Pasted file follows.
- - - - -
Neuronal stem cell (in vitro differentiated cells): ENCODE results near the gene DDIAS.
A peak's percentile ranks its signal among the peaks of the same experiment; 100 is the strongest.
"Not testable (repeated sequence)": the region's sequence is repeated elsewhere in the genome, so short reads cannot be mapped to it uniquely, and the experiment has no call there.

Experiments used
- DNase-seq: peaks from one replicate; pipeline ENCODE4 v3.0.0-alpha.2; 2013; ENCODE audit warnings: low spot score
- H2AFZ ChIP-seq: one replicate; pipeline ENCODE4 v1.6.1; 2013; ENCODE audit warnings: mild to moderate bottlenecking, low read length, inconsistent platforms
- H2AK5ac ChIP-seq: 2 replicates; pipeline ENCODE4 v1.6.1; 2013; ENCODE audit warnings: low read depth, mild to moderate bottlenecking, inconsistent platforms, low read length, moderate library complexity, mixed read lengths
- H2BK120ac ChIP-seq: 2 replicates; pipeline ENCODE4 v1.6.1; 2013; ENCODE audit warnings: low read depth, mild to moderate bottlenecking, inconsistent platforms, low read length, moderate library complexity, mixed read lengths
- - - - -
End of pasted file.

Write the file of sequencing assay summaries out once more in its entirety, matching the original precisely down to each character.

Neuronal stem cell (in vitro differentiated cells): ENCODE results near the gene DDIAS.
A peak's percentile ranks its signal among the peaks of the same experiment; 100 is the strongest.
"Not testable (repeated sequence)": the region's sequence is repeated elsewhere in the genome, so short reads cannot be mapped to it uniquely, and the experiment has no call there.

Experiments used
- DNase-seq: peaks from one replicate; pipeline ENCODE4 v3.0.0-alpha.2; 2013; ENCODE audit warnings: low spot score
- H2AFZ ChIP-seq: one replicate; pipeline ENCODE4 v1.6.1; 2013; ENCODE audit warnings: mild to moderate bottlenecking, low read length, inconsistent platforms
- H2AK5ac ChIP-seq: 2 replicates; pipeline ENCODE4 v1.6.1; 2013; ENCODE audit warnings: low read depth, mild to moderate bottlenecking, inconsistent platforms, low read length, moderate library complexity, mixed read lengths
- H2BK120ac ChIP-seq: 2 replicates; pipeline ENCODE4 v1.6.1; 2013; ENCODE audit warnings: low read depth, mild to moderate bottlenecking, inconsistent platforms, low read length, moderate library complexity, mixed read lengths